There are three assumptions regarding the cost allocation that Mr. Patterson said to keep in mind, noting that not all have been agreed to, but they are the assumptions Metropolitan has held from the very start. “The first one is ‘costs follow water,’ and what that basically means is if you get 10% of the water over a 50 year period, you should pay 10% of the costs. The second one is that all users pay the same unit cost, and so whether you’re an ag, an urban, or the refuges, which use the system, our assumption has been that everybody should pay the same unit cost. There should be no subsidy from one sector to another, so again that’s an assumption; not everybody has agreed to that.”
“The last assumption is for all the cost estimates, we’ve always used a debt service of 6.135% as an interest rate, and we’ve carried that from the very beginning,” he continued. “It’s on the high side now based on what the markets are and what you can finance projects at, but I think it’s smart to be more conservative.”
Mr. Patterson presented a list of State Water Project contractors, saying that this is to give an idea why it take a while to get people on the same page. “This is only half of the puzzle. The Central Valley Project has about the same number of entities involved.”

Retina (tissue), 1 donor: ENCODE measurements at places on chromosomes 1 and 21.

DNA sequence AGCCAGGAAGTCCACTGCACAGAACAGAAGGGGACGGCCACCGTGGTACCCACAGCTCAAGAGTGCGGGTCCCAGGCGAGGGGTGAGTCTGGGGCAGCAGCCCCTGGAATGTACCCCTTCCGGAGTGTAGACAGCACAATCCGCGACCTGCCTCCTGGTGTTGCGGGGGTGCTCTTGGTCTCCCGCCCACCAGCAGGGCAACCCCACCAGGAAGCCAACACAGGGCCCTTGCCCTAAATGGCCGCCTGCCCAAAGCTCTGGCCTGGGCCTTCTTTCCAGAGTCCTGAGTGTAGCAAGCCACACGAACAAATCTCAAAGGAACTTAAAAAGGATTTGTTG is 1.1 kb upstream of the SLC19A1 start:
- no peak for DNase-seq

The chart shows the individual contractors and the percentage listed is the percent of the total supply that they have under contract. Metropolitan’s share is 45.81%; Kern County is 23.55%. “It’s not just those of us that have a large percentage; every one of these entities has a real interest in making sure they understand it because each of them will need to take the information, once we get the permits and the cost allocation, and then they have to make a decision on their participation. Whether you’re a large stakeholder or have a large contract or a small contract, essentially the decision is the same.”
Lastly, Mr. Patterson presented a slide of costs for Metropolitan, noting that the information remains essentially unchanged over the three year period. “The concluding punchline here on the rate increases was that we were targeting 3-6% per year over the next several years, even including financing the project. I think that’s still pretty consistent with what we’re talking about; about 4½% is our assumption for that going forward.”